By Eric Mack
Rooting the Nook Tablet expands the slate’s horizons with the addition of the Android Market
The Nook Tablet from Barnes and Noble offers meatier specs than Amazon’s Kindle Fire for half the price of an iPad, but the selection of apps on offer for the e-Reader/tablet hybrid is a bit underwhelming. Fortunately, it takes less than 30 minutes to turn a Nook into a fully-functional Honeycomb tablet with access to the Android Market.
Before the Kindle Fire and the Nook Tablet came along, B&N’s Nook Color e-Reader was the go-to budget Android tablet for folks in the know, who used one of a number of tools to root it and install the Android OS and market. The new Nook Tablet is essentially just a Nook Color with a hardware upgrade, and it can be converted to Honeycomb just as easily.
If you’re not familiar, rooting is the process of circumventing the existing OS or skin that the device ships with, allowing for a new ROM, mod or operating system to be loaded onto it. Rooting also provides access to more of a device’s functions.
Of course, with more power comes more responsibility, so if you’re here because you’re looking to root your own Nook, keep in mind that rooting can carry the risk of voiding your warranty, bricking the device, and may even violate local laws (it has been determined to be legal in the U.S.).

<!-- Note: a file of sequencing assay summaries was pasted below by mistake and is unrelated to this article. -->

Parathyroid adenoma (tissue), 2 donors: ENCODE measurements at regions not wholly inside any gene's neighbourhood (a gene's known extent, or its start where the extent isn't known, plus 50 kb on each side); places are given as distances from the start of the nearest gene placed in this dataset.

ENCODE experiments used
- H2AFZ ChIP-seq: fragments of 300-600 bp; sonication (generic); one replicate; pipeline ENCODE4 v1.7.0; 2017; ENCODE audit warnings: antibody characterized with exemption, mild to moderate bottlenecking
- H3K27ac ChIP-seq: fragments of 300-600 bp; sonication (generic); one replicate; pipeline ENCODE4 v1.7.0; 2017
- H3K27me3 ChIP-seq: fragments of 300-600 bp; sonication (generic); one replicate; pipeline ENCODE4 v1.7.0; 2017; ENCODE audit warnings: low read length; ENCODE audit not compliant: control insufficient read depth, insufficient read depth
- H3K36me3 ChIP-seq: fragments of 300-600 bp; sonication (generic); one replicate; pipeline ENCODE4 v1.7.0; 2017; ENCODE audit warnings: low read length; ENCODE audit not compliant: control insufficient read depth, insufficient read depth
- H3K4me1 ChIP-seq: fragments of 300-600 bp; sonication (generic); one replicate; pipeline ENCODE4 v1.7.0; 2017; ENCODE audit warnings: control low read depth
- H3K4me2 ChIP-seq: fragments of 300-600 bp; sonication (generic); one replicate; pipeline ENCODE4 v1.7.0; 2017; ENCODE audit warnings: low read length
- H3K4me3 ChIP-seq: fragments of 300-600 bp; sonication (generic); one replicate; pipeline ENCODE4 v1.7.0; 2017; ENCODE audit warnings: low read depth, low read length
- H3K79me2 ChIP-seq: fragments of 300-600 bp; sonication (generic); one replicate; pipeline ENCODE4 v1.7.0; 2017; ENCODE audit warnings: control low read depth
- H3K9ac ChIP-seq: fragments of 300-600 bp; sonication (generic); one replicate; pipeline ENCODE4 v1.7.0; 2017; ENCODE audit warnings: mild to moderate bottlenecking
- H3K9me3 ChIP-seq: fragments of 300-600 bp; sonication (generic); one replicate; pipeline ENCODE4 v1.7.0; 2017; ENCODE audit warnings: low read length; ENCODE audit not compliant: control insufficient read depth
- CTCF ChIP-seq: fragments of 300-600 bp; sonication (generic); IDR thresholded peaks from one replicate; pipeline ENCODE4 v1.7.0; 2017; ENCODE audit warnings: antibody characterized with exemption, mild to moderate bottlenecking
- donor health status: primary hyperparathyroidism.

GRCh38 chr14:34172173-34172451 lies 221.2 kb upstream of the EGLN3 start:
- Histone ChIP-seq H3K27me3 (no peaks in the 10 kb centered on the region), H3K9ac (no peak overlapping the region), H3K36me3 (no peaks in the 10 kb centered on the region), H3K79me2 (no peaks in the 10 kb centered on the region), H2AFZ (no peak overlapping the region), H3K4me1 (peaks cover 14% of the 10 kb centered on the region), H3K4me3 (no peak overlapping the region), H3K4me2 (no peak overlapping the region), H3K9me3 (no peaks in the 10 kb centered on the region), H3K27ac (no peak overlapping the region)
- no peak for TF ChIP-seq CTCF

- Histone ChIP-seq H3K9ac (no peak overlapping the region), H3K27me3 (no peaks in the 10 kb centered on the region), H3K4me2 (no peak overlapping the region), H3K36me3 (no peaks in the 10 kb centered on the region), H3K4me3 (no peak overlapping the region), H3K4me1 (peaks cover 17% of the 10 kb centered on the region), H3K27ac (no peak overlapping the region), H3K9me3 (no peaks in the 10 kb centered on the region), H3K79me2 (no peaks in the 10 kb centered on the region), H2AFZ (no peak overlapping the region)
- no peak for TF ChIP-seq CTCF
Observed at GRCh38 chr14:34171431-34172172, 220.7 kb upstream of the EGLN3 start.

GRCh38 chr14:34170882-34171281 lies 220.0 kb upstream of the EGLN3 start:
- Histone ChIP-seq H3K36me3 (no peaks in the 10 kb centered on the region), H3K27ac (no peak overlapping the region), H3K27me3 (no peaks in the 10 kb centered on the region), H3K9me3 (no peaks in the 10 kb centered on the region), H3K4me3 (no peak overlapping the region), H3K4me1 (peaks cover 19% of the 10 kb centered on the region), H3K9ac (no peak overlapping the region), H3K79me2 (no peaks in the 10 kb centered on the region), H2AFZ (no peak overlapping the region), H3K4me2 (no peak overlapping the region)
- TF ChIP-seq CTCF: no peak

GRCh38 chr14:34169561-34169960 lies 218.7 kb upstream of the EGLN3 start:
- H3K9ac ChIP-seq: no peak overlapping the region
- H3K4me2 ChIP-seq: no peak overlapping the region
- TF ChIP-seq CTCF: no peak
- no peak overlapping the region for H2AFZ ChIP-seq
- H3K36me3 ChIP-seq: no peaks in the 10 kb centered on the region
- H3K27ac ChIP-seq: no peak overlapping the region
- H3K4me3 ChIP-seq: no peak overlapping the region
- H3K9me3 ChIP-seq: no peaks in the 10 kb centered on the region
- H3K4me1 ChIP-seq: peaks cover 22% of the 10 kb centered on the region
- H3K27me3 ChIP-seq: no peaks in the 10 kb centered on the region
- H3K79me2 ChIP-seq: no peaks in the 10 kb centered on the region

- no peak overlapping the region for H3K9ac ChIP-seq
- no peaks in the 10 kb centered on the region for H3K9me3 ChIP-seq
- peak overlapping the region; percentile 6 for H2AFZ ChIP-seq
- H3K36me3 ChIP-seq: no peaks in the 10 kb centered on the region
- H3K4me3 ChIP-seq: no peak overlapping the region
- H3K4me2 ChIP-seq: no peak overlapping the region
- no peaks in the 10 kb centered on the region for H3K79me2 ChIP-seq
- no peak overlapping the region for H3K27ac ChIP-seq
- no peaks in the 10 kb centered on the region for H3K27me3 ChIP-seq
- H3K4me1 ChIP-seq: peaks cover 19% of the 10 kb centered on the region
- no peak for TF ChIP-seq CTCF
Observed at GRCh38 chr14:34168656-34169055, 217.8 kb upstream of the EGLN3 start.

Still interested? OK, then. You’re going to need your Nook Tablet, a USB cord and a PC connected to the Internet. There are multiple tools and methods to root your Nook using a PC, Mac or Linux system, but for our purposes we’ll be going through the process with a Windows PC and tools available from the xdadevelopers forum. These tools are among the best and easiest out there for rooting the Nook, and the forum provides a great place to get support should you run into a problem.
Steps to Rooting
- First step is to open up this thread at the xda forum in a browser tab alongside this one.
- Download the following files (you can also find them over on the xda thread): the USB drivers you’ll need for the root and the “Zerg” rooting script.
- Next open this YouTube video walk-through of the whole process in its own browser tab, pause it and let it fully buffer, because we’re going to be disconnected from your network in a later step and it’s a great visual resource should you get lost.
- Turn on your Nook, point its browser to the same xda forum thread (might be easier to get there by searching for “xda root nook tablet”) and download the app to enable USB debugging – it’s under “Needed files for root.”
- Open the app. You’ll be prompted to allow outside apps to run on your Nook. Do so in the settings and while still in settings, tap on “Development” and enable both USB debugging check boxes. Also, uncheck the “Auto Mount” option.
- The next step is to make sure your PC recognizes the Nook. Before connecting it via USB, I recommend turning off your computer’s network card to take it offline, that way it won’t search for drivers for the Nook – it’s important that your system not install a driver for the Nook. If for some reason it does recognize it – likely as a USB composite or Android device – you’ll need to uninstall the associated drivers, make sure you’re offline, and reconnect the USB.